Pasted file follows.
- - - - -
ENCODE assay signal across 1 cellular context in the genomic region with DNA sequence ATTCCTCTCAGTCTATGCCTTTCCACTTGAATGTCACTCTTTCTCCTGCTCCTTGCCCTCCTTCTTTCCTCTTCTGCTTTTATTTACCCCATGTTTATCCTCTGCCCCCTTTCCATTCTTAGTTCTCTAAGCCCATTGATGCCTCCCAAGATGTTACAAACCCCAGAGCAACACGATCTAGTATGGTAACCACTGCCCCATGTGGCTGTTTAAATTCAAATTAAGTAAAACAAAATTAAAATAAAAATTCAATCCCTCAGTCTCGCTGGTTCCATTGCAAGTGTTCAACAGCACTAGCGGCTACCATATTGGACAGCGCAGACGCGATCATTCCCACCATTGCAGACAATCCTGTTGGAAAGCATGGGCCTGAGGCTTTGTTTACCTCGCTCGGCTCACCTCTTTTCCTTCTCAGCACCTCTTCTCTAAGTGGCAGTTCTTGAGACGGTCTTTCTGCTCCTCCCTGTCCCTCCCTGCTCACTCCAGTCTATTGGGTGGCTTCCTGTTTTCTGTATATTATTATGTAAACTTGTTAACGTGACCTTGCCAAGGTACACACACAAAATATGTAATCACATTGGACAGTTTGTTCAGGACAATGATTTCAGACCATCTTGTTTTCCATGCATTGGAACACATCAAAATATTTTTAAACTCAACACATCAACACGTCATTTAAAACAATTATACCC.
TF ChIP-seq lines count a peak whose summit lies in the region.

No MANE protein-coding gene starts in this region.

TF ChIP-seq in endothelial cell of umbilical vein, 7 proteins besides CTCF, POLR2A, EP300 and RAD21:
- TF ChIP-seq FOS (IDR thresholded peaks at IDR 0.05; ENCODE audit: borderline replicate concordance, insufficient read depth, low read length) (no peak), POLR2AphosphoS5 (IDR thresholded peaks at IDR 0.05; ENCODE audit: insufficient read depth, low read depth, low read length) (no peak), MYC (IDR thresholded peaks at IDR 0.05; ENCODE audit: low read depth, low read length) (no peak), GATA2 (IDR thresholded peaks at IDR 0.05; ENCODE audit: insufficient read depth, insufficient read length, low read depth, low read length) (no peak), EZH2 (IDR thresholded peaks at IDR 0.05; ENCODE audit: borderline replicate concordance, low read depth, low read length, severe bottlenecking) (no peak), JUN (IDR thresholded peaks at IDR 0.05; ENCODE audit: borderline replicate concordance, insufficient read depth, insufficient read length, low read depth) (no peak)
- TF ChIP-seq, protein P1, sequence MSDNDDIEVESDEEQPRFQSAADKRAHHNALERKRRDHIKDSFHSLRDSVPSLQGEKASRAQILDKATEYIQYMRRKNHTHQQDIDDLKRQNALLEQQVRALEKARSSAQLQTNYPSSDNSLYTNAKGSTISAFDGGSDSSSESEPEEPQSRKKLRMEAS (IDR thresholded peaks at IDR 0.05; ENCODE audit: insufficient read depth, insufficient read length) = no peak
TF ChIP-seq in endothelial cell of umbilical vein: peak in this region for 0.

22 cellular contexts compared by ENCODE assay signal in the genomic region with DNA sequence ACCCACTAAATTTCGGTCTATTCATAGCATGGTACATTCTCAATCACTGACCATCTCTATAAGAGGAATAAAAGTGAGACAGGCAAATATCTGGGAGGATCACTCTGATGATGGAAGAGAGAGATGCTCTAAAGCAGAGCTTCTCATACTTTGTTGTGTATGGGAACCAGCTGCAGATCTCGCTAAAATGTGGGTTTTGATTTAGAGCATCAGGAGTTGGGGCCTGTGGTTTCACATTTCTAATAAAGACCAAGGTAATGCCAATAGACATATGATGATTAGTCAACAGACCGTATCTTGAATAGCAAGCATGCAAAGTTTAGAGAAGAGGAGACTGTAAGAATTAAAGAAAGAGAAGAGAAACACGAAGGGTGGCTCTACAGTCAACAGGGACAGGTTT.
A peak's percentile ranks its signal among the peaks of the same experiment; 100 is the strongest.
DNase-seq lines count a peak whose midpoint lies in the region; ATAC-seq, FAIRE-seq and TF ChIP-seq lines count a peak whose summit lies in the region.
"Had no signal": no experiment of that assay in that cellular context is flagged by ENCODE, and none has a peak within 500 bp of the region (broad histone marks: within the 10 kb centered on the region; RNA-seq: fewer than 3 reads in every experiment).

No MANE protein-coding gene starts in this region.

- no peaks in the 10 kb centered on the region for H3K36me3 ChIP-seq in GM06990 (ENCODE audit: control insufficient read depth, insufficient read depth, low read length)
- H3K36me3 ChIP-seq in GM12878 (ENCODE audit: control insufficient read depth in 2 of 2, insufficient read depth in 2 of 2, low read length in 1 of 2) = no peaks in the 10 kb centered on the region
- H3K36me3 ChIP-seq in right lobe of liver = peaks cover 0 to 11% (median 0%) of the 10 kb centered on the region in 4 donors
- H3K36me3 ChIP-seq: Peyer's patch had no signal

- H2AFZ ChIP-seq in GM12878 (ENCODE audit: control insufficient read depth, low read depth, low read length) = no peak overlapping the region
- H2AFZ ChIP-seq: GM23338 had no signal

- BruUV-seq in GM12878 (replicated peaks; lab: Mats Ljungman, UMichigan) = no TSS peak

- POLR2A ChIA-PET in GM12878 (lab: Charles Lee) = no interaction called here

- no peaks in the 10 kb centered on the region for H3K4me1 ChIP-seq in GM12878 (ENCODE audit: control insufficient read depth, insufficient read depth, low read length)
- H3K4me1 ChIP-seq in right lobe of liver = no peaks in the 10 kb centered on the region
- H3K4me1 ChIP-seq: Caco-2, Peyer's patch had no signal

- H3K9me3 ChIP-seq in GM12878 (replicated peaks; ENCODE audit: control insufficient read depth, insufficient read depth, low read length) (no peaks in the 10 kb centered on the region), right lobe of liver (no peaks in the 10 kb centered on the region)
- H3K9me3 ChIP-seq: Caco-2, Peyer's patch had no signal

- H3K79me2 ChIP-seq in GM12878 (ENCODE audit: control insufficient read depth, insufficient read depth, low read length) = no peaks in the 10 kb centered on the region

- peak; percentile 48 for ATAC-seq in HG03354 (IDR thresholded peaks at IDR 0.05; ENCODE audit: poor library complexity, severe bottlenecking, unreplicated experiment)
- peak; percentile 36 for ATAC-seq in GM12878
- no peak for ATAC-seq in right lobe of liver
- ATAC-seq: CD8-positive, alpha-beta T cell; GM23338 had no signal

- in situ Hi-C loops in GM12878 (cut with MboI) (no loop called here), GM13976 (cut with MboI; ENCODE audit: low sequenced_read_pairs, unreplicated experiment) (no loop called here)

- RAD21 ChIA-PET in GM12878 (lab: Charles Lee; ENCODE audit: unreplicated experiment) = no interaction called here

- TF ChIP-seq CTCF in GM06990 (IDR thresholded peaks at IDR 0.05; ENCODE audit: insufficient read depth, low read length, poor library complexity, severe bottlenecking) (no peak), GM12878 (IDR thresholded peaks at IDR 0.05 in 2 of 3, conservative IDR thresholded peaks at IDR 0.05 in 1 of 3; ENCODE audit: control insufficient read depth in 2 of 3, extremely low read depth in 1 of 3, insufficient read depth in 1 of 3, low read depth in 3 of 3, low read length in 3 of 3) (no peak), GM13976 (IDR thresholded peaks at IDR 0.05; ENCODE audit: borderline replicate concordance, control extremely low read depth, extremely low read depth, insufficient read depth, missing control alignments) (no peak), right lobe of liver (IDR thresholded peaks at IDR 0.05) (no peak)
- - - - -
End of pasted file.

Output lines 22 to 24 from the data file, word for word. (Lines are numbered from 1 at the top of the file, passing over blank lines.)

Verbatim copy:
- H3K4me1 ChIP-seq in right lobe of liver = no peaks in the 10 kb centered on the region
- H3K4me1 ChIP-seq: Caco-2, Peyer's patch had no signal

- H3K9me3 ChIP-seq in GM12878 (replicated peaks; ENCODE audit: control insufficient read depth, insufficient read depth, low read length) (no peaks in the 10 kb centered on the region), right lobe of liver (no peaks in the 10 kb centered on the region)